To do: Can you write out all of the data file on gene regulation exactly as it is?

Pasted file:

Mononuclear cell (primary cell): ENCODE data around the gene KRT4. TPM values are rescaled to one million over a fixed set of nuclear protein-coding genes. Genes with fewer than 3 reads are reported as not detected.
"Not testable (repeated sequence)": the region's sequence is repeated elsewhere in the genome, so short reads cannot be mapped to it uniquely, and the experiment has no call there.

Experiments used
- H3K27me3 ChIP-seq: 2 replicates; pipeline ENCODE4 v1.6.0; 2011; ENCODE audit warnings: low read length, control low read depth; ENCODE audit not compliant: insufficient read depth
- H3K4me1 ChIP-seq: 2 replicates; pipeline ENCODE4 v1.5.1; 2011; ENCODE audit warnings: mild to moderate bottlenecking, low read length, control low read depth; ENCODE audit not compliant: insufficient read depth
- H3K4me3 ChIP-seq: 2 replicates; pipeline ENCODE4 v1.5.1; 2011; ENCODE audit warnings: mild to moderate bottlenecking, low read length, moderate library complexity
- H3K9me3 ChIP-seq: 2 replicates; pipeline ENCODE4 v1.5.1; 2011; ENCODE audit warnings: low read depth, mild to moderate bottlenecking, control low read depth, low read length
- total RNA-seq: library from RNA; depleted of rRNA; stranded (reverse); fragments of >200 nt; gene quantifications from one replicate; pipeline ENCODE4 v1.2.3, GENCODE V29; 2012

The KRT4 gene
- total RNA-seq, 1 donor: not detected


Mononuclear cell (primary cell): ENCODE data around the gene KRT4. TPM values are rescaled to one million over a fixed set of nuclear protein-coding genes. Genes with fewer than 3 reads are reported as not detected.
"Not testable (repeated sequence)": the region's sequence is repeated elsewhere in the genome, so short reads cannot be mapped to it uniquely, and the experiment has no call there.

Experiments used
- H3K27me3 ChIP-seq: 2 replicates; pipeline ENCODE4 v1.6.0; 2011; ENCODE audit warnings: low read length, control low read depth; ENCODE audit not compliant: insufficient read depth
- H3K4me1 ChIP-seq: 2 replicates; pipeline ENCODE4 v1.5.1; 2011; ENCODE audit warnings: mild to moderate bottlenecking, low read length, control low read depth; ENCODE audit not compliant: insufficient read depth
- H3K4me3 ChIP-seq: 2 replicates; pipeline ENCODE4 v1.5.1; 2011; ENCODE audit warnings: mild to moderate bottlenecking, low read length, moderate library complexity
- H3K9me3 ChIP-seq: 2 replicates; pipeline ENCODE4 v1.5.1; 2011; ENCODE audit warnings: low read depth, mild to moderate bottlenecking, control low read depth, low read length
- total RNA-seq: library from RNA; depleted of rRNA; stranded (reverse); fragments of >200 nt; gene quantifications from one replicate; pipeline ENCODE4 v1.2.3, GENCODE V29; 2012

The KRT4 gene
- total RNA-seq, 1 donor: not detected